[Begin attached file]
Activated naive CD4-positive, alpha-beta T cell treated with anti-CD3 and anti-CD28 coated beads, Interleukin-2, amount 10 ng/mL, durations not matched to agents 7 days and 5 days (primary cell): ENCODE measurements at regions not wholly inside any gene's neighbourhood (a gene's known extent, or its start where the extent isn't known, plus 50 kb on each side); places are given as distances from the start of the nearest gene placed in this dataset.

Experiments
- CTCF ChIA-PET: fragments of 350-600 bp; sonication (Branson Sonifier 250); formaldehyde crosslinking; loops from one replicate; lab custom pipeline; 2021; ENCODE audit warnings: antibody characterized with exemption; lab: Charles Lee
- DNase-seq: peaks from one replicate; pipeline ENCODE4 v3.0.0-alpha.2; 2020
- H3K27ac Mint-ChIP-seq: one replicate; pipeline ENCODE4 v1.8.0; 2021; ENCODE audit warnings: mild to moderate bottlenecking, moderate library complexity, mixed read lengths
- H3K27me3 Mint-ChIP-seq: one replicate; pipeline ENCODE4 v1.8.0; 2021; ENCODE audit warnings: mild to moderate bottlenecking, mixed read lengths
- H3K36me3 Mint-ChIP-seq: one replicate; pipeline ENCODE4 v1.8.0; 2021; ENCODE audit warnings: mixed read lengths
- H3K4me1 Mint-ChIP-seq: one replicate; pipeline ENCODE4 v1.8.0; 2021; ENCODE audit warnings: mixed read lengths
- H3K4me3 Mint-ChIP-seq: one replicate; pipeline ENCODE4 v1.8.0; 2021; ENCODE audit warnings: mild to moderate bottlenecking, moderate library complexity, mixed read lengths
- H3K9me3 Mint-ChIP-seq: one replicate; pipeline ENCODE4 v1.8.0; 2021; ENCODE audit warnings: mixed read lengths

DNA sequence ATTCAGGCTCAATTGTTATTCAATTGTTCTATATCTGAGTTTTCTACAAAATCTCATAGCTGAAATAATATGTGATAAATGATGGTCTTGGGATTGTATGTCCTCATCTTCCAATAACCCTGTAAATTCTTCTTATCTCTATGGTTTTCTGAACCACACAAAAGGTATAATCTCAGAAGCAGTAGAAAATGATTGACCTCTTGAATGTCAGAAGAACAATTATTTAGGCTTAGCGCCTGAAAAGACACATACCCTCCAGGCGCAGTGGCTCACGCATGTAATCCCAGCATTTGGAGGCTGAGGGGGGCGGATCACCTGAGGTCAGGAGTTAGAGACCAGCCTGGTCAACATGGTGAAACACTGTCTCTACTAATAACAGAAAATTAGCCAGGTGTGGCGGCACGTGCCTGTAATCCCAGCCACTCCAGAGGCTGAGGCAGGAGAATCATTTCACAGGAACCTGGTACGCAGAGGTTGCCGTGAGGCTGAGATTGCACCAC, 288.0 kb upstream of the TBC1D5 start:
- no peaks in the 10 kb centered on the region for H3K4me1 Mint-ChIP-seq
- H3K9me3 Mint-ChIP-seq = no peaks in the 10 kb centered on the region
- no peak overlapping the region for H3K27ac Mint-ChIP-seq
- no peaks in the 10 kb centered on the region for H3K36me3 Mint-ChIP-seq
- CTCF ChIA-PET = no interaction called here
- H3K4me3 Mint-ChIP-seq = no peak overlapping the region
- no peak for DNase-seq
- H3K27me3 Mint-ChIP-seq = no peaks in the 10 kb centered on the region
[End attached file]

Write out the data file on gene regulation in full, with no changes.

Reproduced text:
Activated naive CD4-positive, alpha-beta T cell treated with anti-CD3 and anti-CD28 coated beads, Interleukin-2, amount 10 ng/mL, durations not matched to agents 7 days and 5 days (primary cell): ENCODE measurements at regions not wholly inside any gene's neighbourhood (a gene's known extent, or its start where the extent isn't known, plus 50 kb on each side); places are given as distances from the start of the nearest gene placed in this dataset.

Experiments
- CTCF ChIA-PET: fragments of 350-600 bp; sonication (Branson Sonifier 250); formaldehyde crosslinking; loops from one replicate; lab custom pipeline; 2021; ENCODE audit warnings: antibody characterized with exemption; lab: Charles Lee
- DNase-seq: peaks from one replicate; pipeline ENCODE4 v3.0.0-alpha.2; 2020
- H3K27ac Mint-ChIP-seq: one replicate; pipeline ENCODE4 v1.8.0; 2021; ENCODE audit warnings: mild to moderate bottlenecking, moderate library complexity, mixed read lengths
- H3K27me3 Mint-ChIP-seq: one replicate; pipeline ENCODE4 v1.8.0; 2021; ENCODE audit warnings: mild to moderate bottlenecking, mixed read lengths
- H3K36me3 Mint-ChIP-seq: one replicate; pipeline ENCODE4 v1.8.0; 2021; ENCODE audit warnings: mixed read lengths
- H3K4me1 Mint-ChIP-seq: one replicate; pipeline ENCODE4 v1.8.0; 2021; ENCODE audit warnings: mixed read lengths
- H3K4me3 Mint-ChIP-seq: one replicate; pipeline ENCODE4 v1.8.0; 2021; ENCODE audit warnings: mild to moderate bottlenecking, moderate library complexity, mixed read lengths
- H3K9me3 Mint-ChIP-seq: one replicate; pipeline ENCODE4 v1.8.0; 2021; ENCODE audit warnings: mixed read lengths

DNA sequence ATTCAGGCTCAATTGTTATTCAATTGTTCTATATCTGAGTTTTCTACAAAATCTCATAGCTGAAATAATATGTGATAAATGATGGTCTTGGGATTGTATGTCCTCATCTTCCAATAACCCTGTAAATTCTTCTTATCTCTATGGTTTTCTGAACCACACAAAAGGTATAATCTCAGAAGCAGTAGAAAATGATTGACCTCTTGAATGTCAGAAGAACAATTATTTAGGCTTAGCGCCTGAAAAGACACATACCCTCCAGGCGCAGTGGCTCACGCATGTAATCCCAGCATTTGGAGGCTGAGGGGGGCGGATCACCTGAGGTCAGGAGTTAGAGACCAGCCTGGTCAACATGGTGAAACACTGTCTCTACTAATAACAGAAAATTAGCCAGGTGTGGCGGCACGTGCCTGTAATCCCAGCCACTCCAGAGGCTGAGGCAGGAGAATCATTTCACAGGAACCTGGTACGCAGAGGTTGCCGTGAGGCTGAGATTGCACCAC, 288.0 kb upstream of the TBC1D5 start:
- no peaks in the 10 kb centered on the region for H3K4me1 Mint-ChIP-seq
- H3K9me3 Mint-ChIP-seq = no peaks in the 10 kb centered on the region
- no peak overlapping the region for H3K27ac Mint-ChIP-seq
- no peaks in the 10 kb centered on the region for H3K36me3 Mint-ChIP-seq
- CTCF ChIA-PET = no interaction called here
- H3K4me3 Mint-ChIP-seq = no peak overlapping the region
- no peak for DNase-seq
- H3K27me3 Mint-ChIP-seq = no peaks in the 10 kb centered on the region